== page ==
June 23, 2004

For the businesses of what became Old London Road, the arrival of Kingston’s most talked-about piece of public art - the toppling phone boxes - spelled a 10-year decline in business.

Its unveiling in 1989 coincided with the street, then simply called London Road, closing to traffic at one end, and the buses which formerly ferried shoppers past its facades using the new one-way system.

Traders experienced a decline in business as fewer people used the street to get into town and the sculpture, they say, obscured the view to their shops from the town centre.

But 10 years ago last week, four years after the traders sat down in a pub to discuss how to revitalise business, a remarkable renaissance was completed with the official unveiling of the now-familiar cast iron archway declaring "Old London Road Shopping".

Surrey Comet: Kingston Working Men's Club in Old London Road will be hosting the soul club on March 15

The now familiar archway welcoming shoppers to Old London Road

The ceremony, held by Kingston’s mayor Ed Naylor, was a time for celebration for the traders, who had successfully lobbied for a series of improvements in the street, including its 2002 renaming and the addition of a large mosaic proclaiming the fact.

Other successes included securing better paving and lighting from Kingston Council, plus installing CCTV and flower beds.

There was even an attempt to have the Out of Order sculpture moved to outside Guildhall. Instead it was cleaned, repaired and repainted.

Mark Field, deputy chairman of the Old London Road Traders’ Association, said: "After the road was closed off it became this forgotten street which no one ever went down. It was absolutely terrible for us.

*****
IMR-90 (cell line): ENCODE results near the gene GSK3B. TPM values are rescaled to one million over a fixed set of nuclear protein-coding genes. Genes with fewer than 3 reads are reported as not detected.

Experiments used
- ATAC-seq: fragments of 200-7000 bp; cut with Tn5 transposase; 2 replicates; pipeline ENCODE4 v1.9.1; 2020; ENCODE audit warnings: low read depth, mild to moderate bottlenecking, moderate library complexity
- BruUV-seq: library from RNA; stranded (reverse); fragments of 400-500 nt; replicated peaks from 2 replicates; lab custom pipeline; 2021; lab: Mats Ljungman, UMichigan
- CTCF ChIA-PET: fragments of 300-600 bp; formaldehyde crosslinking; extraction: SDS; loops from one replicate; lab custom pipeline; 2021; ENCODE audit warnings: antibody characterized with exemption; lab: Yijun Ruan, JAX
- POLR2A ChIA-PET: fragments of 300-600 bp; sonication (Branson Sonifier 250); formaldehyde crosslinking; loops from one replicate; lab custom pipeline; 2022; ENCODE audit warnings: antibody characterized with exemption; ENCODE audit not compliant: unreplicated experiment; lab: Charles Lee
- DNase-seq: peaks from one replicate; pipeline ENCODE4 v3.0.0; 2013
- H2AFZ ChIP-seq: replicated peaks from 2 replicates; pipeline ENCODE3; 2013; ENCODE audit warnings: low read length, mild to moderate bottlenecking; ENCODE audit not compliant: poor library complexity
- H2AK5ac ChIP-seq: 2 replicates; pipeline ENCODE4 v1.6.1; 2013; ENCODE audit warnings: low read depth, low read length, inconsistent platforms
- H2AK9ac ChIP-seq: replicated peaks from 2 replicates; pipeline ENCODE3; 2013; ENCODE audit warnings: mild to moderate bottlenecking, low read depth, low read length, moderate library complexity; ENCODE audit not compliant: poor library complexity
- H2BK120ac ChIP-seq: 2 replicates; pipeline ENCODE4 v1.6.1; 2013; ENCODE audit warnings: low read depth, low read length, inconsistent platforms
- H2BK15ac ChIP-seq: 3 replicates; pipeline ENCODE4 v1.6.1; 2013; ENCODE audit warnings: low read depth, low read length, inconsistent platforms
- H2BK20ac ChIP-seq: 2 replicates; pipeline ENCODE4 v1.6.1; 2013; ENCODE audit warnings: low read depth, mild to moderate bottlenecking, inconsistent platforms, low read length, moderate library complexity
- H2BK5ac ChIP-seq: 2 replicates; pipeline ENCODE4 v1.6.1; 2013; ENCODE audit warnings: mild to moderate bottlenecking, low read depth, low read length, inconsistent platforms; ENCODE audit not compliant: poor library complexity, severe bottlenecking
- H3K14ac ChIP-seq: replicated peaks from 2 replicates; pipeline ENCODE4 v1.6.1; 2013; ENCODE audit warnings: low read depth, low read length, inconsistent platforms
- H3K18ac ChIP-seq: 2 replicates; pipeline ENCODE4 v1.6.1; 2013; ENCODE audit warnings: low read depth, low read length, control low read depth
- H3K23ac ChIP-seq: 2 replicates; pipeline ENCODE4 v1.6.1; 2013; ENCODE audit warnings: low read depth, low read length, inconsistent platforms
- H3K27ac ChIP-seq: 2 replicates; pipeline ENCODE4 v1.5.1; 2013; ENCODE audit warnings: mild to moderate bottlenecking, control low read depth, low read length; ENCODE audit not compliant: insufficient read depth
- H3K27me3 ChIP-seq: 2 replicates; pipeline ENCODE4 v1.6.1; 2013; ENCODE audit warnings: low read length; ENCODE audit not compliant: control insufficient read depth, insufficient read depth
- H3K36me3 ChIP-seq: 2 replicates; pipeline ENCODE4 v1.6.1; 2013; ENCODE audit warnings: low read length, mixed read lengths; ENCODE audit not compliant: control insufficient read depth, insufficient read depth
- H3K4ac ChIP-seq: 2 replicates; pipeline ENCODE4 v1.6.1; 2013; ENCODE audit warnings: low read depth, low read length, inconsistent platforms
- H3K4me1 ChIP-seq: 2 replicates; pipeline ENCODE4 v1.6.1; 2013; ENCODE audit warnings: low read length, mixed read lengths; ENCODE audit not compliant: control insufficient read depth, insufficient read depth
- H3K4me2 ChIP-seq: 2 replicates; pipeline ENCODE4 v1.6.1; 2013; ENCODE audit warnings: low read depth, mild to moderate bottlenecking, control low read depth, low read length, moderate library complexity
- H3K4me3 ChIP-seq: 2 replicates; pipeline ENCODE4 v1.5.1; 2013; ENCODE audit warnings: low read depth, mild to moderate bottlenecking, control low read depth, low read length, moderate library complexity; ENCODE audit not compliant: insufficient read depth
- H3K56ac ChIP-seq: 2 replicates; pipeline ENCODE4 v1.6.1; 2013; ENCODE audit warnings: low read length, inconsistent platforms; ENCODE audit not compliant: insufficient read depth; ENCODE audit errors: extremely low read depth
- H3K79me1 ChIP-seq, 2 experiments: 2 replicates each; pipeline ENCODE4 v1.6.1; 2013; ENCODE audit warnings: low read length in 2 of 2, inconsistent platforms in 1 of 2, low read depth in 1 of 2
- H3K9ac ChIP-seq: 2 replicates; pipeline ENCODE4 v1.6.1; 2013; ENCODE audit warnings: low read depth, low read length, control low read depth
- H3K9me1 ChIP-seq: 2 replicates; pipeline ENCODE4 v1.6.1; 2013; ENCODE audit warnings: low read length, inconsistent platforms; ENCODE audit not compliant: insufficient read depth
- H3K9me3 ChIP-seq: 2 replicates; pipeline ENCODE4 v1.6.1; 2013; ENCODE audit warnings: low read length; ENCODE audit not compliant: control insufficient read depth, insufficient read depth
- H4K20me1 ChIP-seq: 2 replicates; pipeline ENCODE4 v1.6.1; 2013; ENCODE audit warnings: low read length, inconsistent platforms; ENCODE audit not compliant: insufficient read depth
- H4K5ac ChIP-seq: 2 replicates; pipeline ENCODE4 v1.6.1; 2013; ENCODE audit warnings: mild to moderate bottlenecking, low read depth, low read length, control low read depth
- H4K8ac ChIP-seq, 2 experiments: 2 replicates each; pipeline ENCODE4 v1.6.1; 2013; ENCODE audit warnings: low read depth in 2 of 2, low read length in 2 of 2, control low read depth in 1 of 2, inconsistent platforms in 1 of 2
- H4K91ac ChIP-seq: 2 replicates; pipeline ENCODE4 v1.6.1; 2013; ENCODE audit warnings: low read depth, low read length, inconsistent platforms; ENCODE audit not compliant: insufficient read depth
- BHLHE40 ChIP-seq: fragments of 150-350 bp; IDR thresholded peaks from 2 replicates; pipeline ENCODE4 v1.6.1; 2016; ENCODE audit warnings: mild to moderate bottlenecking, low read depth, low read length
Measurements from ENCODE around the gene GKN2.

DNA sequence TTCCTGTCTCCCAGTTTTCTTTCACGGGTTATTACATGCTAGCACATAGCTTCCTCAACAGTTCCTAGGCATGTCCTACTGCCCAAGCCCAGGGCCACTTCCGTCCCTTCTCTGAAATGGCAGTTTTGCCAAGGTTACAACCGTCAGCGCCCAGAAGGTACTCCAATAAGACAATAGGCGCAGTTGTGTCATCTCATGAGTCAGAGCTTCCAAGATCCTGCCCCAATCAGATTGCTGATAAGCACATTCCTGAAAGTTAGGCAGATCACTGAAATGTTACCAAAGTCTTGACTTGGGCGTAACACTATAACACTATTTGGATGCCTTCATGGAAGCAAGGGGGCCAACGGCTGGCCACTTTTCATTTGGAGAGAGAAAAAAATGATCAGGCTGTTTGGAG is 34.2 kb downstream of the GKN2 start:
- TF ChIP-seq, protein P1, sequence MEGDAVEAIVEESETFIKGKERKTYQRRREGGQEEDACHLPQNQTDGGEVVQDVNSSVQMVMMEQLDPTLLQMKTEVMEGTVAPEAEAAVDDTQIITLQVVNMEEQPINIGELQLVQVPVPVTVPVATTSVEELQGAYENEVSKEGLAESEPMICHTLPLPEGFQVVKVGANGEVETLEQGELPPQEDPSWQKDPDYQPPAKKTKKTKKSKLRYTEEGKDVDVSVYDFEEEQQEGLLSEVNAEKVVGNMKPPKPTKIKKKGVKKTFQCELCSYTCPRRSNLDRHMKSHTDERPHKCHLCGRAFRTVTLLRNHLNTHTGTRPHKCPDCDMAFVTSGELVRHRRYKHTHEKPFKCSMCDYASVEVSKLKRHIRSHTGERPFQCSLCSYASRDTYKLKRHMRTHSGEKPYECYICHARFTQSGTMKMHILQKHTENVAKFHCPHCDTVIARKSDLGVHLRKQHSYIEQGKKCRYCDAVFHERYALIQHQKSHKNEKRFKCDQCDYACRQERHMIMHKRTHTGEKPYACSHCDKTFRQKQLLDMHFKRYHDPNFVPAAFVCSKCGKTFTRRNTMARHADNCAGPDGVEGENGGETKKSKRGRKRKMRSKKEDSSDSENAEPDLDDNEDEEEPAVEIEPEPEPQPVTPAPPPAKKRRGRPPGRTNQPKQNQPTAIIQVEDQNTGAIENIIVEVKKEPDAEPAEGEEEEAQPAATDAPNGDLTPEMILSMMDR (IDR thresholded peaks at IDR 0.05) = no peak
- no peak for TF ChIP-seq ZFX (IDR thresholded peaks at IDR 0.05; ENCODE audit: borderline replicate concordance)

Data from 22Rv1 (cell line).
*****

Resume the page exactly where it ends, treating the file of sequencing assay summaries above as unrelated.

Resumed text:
"People couldn’t see down the street and we would hear comments like, ‘There’s nothing down there, it’s just a building site’.

But in May 2000 we decided enough was enough. We wanted to get our street back on the map so we set up our committee and on we went."

10 Years Ago

June 23, 2004: The Wood, the small part in Oakhill Grove, Surbiton, was to be made more user-friendly after residents raised fears over its safety.

The patch of land was said to be used as a latrine by unsavoury characters - but a Kingston Council ecologist said a bit of pruning and work on the footpaths could turn it around.

25 years ago

June 23, 1989: Two thousand students had to vflee after a potentially-lethal cocktail of chemicals exploded in the science laboratories at Kingston Polytechnic.

Two explosions started a fire in an unattended lab, and was only spotted by a passing lecturer.

The main building in Penrhyn Road was closed off for some hours.

50 years ago

June 24, 1964:  Nine-year-old Ian Newman, of Portchester Road, Kingston, made a painful catch while fishing from the bank of the Thames at Town End Wharf 50 years ago.

As he cast his line the hook caught in his right cheek. He was taken to Kingston Hospital, where the hook was removed and the wound dressed before he was sent home.